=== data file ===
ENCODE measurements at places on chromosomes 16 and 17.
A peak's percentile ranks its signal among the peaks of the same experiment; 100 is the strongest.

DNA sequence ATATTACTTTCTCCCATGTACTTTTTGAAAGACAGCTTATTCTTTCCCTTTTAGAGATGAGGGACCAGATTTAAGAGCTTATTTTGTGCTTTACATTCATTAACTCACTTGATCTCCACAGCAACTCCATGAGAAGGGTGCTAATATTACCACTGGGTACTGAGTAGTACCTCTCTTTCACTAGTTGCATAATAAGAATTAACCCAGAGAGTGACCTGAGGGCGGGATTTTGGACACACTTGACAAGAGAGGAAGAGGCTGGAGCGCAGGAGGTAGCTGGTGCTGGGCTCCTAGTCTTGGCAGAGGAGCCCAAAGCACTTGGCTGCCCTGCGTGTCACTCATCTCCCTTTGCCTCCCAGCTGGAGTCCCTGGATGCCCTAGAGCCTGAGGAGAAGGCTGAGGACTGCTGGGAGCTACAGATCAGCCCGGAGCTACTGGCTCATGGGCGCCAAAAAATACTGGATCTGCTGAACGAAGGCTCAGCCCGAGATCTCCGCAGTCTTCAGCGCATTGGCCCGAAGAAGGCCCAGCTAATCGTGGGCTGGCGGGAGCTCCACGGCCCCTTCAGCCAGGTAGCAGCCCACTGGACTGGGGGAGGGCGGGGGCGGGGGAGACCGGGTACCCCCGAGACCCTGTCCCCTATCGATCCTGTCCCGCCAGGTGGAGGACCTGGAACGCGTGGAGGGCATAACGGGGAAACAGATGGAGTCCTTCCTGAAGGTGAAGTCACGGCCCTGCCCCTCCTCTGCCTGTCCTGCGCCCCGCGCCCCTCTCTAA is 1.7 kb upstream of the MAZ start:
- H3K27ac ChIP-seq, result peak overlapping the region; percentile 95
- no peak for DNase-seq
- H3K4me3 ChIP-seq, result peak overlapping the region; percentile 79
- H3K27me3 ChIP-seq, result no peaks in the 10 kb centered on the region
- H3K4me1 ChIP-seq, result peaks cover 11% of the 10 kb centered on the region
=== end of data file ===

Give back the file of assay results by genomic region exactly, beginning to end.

ENCODE measurements at places on chromosomes 16 and 17.
A peak's percentile ranks its signal among the peaks of the same experiment; 100 is the strongest.

DNA sequence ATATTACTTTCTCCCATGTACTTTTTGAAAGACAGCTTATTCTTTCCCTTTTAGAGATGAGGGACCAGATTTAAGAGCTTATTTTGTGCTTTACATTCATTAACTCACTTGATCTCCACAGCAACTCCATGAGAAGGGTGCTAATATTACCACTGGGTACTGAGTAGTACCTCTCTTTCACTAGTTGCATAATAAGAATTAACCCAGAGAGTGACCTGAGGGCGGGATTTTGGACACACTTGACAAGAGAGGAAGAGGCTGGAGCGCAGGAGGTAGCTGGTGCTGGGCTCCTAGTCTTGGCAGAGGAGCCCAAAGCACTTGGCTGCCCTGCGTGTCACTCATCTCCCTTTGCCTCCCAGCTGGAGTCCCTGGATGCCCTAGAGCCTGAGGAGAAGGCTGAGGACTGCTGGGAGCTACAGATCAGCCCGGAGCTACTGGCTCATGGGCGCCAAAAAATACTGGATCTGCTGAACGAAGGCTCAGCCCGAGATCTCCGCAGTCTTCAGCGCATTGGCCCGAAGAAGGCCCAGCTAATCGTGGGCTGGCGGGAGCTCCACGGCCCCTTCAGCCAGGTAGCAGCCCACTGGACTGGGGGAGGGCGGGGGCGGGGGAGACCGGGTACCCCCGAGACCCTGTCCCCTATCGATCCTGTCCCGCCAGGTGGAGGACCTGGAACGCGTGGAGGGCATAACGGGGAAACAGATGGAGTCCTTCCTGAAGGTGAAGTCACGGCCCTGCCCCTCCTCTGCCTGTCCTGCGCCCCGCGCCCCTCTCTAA is 1.7 kb upstream of the MAZ start:
- H3K27ac ChIP-seq, result peak overlapping the region; percentile 95
- no peak for DNase-seq
- H3K4me3 ChIP-seq, result peak overlapping the region; percentile 79
- H3K27me3 ChIP-seq, result no peaks in the 10 kb centered on the region
- H3K4me1 ChIP-seq, result peaks cover 11% of the 10 kb centered on the region